Get out there and shop

US Retail Sales stronger than expected

Americans got out there and answered that shopping call overnight, as US Retail Sales for August surprised to the upside, climbing 0.70% versus an expected fall of -0.70%. Markets ignored the 0.70% adjustment to the July numbers concentrating on the August headline and the steep climb of the Philadelphia Fed Manufacturing Index to 30.7. And, admittedly, all of the regional manufacturing indexes have outperformed this week.

Of course, retail sales do not encompass the leisure side of the consumer equation, where the delta variant has probably wrought havoc. But in a week where sentiment has flip-flopped on a daily basis, that mattered not. The Fed taper was front and centre once again, with equities finishing mixed, the US dollar rallying powerfully and US yields creeping higher. Next week’s FOMC is the key inflection point for the taper trade now. Markets will be looking for a signal that the November meeting will be live for the announcement of the taper.

I am still not ruling out a taper-tantrum, as having got the world addicted to bottomless amounts of zero per cent money, the world’s central banks will struggle to put that genie back in the bottle. Notably, Asia’s monetary policy is still in life-support mode and totally out of sync with the US, and to a lesser extent, Europe. Most importantly, nobody seems to be considering the possibility of a taper-tantrum, a warning signal it could happen if any. Q4 could be a torrid one for Asian currencies.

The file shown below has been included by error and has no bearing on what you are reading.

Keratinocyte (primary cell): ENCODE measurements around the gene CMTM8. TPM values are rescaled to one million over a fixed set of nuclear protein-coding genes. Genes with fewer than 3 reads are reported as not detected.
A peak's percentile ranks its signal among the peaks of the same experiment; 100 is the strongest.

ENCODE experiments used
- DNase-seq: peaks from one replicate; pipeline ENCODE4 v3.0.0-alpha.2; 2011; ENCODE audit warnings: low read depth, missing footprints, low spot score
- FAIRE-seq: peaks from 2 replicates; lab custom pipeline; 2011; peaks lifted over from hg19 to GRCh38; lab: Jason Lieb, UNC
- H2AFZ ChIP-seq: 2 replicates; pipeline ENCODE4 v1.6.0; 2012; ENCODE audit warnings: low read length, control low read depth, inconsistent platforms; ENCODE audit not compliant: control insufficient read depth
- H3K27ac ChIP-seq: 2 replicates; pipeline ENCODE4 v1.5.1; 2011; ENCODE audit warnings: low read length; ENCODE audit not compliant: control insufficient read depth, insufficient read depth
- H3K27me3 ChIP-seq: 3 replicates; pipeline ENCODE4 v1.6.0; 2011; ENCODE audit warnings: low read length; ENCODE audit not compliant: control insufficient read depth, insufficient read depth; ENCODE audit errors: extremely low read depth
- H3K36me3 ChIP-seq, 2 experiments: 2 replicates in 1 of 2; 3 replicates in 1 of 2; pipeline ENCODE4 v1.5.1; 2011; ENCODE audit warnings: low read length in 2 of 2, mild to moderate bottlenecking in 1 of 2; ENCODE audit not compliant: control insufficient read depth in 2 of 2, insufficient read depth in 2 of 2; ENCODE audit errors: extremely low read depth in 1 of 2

We do have conflicting signals internationally though. Iron ore tanked again last night and has nearly halved in price since the start of August. Amazingly, the Australian resources sector equity prices have yet to link on that, perhaps illustrating the power of the global QE money wave.  Recent data out of China, regional Asia and even the US has been softer on the consumer side, even as Manufacturing PPIs continue climbing skyward, as do input costs. Stagflation is starting to be mentioned more widely, but I don’t believe this is a done deal.

In Asia, China property giant Evergrande’s shares, and bonds have tumbled once again today. With USD 300 billion in debts, a collapse by Evergrande might be enough to even stay the Fed’s hand, such are the wider shockwaves it would cause. I continue to believe that China will engineer some sort of bailout with the mother of all debt/equity swaps occurring. The fallout if the wider property sector, along with the ongoing regulatory interventions across a swath of China industries will keep China equities on the back foot. China injected a net CNY 90 billion through the repo market today. Ostensibly ahead of the China holidays next week, but no doubt, also to calm nerves. Evergrande appears to be reaching an endgame and readers should watch weekend developments closely.